My Grandpa Harold is more useful than Thoreau, hands down
January 11, 2010 —
This year, in an effort to start a tradition, a group of friends and I held the First Annual 24-Hour Read-AThon at 408 Dillon Street in Sault Ste. Marie. Our excitement led to dozens of dollars spent on feasting materials and fine brews and an entire Sunday spent preparing the grub on which we intended to simultaneously gorge ourselves while reading.
But lo! Due to multiple tragic events, our guest list of fourteen was reduced to a scant five. And so we five huddled around the fire with too much feast and plenty of brew to read this year’s selection: Henry David Thoreau’s Walden. I include the selection of this book in the list of tragedies that reduced the guest list, but even so we experienced a deep philosophical journey that was worth having (it only took us 13 hours to finish; had it been 24 I might think it wasn’t worth it.) I have no intention of this column being as boring as the book itself. No, this column is about my Grandpa Harold, a great American, an international man of mystery, and one who has not let life slip by consumed in mediocre moments. As I write of my grandparents, I found something that Thoreau said that offends the existence of grandparents and the mechanism by which civilization perpetuates itself.
Claims Thoreau, “I have yet to hear the first syllable of valuable or even earnest advice from my seniors. They have told me nothing, and probably cannot tell me anything to the purpose.” This is hubris at its best, and I would think that anybody that arrogant would not be missed after they tromped off into the woods. But I feel sorry for him, because it is very clear that he must not have had grandparents. While I am often frustrated with the effect of old people on progress trying to be made by young people, I also realize that those same geezers were once young people responsible for progress.
I can think of one lesson in particular that I learned from experience and not from somebody wiser than me on the subject. I was attempting to salvage a bit of rope from a massive jumbled knot on a tire swing in my back yard, and as I chose the section which I thought would not compromise the structure of the tire swing, Grandpa Harold warned me that cutting that section from the knot would be catastrophic. I didn’t believe him at the time, but from my position 30 seconds later on my back with a cartoonlike cloud of dust around me, it was hard to contend the he was right. What I learned from that experience was that wisdom takes time to acquire, and some degree of credibility should be granted to those folks who have more time to acquire it.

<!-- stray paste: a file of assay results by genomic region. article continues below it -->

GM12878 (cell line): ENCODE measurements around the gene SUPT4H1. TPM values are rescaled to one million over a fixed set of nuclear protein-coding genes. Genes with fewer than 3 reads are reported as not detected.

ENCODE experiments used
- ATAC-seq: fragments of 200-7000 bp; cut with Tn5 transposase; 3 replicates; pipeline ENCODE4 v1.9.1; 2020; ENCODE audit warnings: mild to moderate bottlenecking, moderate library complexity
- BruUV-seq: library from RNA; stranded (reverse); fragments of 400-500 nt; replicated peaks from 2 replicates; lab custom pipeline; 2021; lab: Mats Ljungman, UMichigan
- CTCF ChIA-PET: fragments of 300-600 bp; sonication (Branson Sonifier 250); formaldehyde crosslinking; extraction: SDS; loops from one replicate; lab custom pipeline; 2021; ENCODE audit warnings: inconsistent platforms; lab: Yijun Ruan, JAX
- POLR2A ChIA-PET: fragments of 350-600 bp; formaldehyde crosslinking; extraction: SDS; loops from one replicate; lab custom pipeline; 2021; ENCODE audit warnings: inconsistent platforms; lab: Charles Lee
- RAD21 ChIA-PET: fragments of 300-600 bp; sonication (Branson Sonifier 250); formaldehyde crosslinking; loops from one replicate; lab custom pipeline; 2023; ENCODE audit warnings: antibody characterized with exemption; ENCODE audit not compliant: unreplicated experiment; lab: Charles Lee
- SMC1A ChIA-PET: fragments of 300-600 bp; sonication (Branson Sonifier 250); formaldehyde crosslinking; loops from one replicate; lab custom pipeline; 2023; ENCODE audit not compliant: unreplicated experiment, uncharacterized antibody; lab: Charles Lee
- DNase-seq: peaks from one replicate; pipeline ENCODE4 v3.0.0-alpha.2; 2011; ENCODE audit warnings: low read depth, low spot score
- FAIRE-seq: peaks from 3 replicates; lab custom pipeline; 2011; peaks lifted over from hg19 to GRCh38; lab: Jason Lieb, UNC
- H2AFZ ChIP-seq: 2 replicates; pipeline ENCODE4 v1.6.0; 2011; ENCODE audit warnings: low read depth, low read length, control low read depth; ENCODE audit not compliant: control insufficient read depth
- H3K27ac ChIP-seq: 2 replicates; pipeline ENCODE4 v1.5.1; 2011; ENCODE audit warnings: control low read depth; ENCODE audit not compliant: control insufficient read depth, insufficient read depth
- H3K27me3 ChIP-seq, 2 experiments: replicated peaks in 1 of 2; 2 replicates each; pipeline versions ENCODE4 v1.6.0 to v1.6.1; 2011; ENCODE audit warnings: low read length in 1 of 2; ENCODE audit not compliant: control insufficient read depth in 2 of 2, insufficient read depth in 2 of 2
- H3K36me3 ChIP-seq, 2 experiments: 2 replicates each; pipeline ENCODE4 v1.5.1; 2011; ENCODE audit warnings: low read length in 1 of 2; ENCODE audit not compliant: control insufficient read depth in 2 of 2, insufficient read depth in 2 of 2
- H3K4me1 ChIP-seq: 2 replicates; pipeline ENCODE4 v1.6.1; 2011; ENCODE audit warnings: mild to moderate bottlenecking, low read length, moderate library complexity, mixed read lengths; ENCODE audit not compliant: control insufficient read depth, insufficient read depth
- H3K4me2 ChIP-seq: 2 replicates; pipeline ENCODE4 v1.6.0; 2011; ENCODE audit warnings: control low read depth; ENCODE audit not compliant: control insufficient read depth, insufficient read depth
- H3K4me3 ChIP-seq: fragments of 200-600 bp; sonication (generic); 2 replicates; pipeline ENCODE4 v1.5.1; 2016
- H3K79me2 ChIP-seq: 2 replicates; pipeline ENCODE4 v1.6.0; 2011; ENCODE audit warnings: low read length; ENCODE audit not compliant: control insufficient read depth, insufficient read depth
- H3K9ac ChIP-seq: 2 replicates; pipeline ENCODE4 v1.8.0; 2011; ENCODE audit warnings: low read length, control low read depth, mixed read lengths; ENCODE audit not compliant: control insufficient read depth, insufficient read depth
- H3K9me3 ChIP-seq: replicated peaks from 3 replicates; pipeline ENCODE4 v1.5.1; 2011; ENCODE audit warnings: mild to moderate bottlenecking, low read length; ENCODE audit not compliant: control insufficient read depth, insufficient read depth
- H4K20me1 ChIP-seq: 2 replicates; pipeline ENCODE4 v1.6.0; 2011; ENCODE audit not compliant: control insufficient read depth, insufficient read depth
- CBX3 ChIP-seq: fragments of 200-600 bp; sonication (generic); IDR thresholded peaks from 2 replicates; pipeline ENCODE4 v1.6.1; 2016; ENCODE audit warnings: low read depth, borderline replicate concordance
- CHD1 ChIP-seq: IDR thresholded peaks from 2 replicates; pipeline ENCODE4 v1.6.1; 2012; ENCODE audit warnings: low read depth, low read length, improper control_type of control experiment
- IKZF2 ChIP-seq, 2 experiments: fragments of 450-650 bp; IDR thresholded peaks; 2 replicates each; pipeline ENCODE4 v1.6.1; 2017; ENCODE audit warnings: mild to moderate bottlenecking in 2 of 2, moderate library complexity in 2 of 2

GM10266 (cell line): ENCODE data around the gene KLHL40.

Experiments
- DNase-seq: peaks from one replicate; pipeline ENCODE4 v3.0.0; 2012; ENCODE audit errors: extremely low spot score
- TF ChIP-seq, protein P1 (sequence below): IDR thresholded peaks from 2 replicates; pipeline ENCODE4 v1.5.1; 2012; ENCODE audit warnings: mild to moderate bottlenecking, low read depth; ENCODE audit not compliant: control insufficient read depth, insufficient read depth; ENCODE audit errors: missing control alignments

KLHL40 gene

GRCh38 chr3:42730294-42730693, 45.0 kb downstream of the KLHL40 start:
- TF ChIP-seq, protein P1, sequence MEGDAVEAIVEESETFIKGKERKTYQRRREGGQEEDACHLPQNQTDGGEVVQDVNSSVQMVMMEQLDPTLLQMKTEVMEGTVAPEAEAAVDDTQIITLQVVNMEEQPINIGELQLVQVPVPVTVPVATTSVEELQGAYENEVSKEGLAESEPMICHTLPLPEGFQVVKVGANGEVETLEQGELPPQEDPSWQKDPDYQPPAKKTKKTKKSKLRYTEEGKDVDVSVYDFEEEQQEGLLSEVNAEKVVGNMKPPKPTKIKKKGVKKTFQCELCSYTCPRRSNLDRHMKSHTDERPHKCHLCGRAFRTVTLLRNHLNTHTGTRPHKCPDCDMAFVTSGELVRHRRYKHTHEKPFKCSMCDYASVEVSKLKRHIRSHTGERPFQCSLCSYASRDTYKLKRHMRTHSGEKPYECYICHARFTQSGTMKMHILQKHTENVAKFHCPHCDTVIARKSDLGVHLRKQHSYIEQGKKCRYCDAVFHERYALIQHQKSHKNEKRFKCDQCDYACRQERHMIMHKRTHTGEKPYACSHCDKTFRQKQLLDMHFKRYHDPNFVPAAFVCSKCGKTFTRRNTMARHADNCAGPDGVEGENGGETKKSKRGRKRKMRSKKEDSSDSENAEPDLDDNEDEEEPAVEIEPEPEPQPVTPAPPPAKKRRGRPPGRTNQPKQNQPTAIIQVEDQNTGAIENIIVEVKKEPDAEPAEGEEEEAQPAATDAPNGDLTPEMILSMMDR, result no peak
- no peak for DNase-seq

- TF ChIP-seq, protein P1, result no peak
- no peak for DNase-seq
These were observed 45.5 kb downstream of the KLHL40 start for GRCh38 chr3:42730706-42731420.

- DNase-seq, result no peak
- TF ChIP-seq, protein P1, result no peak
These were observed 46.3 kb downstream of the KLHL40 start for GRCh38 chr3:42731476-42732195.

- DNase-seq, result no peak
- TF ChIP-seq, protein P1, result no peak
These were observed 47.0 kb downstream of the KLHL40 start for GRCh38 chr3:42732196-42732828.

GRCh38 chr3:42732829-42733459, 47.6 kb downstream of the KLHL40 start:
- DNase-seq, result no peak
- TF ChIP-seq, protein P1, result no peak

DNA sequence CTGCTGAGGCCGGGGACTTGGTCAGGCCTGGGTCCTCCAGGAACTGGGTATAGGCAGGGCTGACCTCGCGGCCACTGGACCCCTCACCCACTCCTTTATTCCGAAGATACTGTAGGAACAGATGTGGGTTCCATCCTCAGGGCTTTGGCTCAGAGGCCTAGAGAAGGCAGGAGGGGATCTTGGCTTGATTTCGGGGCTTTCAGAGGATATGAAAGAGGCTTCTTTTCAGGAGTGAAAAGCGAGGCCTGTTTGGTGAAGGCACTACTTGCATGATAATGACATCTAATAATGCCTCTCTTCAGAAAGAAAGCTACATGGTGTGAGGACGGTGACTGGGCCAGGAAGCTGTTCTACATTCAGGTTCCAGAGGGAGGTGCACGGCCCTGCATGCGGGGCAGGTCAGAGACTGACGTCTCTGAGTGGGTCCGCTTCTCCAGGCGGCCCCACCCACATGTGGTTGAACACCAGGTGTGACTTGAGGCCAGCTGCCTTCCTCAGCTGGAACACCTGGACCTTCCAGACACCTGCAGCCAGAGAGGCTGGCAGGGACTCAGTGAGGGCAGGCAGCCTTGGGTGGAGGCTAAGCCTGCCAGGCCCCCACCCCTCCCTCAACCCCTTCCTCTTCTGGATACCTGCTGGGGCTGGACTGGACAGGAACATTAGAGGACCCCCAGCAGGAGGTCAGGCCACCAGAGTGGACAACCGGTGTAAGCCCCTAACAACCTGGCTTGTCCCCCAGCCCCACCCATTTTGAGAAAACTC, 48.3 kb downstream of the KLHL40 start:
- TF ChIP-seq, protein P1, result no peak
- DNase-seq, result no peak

If I had realized at the time the profoundness of my grandfather’s experience, I may have paid him more attention, but I was too unwise to understand wisdom. Harold Bergsma grew up in Peshawar, Pakistan, the son of a doctor who had recorded the highest score in the country on his medical exam before going to work as a missionary for two decades. Harold acquired a PhD in international education and went to work in multiple countries including Nigeria. His passport has seen the stamp of more than 60 countries, he has always lived to his means and saved money, he has a display in the Chicago Museum of Natural History for an exhibition he accompanied to Nepal when he was 19 years old, he has published several books including a trilogy, and he know lives in 24th-floor condo on Pacific Highway overlooking San Diego Bay. But I thought he was wrong about the tire swing.
What is most impressive about my grandfather is that he still is learning. In his late seventies, diagnosed with cancer a second time, he is a sponge of new ideas and information. When a person stops learning, they stop really living. They convert themselves from a living, breathing being into a statue that stands impenetrable, only interacting with the universe to the extent that it takes up space. When I found out my grandpa had terminal cancer last year, he was in Guatemala. In November, he was frolicking around Turkey and Spain. In August, the final book of his trilogy was released. He doesn’t waste a second lamenting that eventually time will kill us all. He just continues to soak in the world, displaying a defiant middle finger to the figure with the shadowy hood. He lives a more meaningful life now than Thoreau did in his late 20s, and anyone could learn more in a 20-minute conversation with Harold than they could in the 13 hours it takes to read Walden out loud.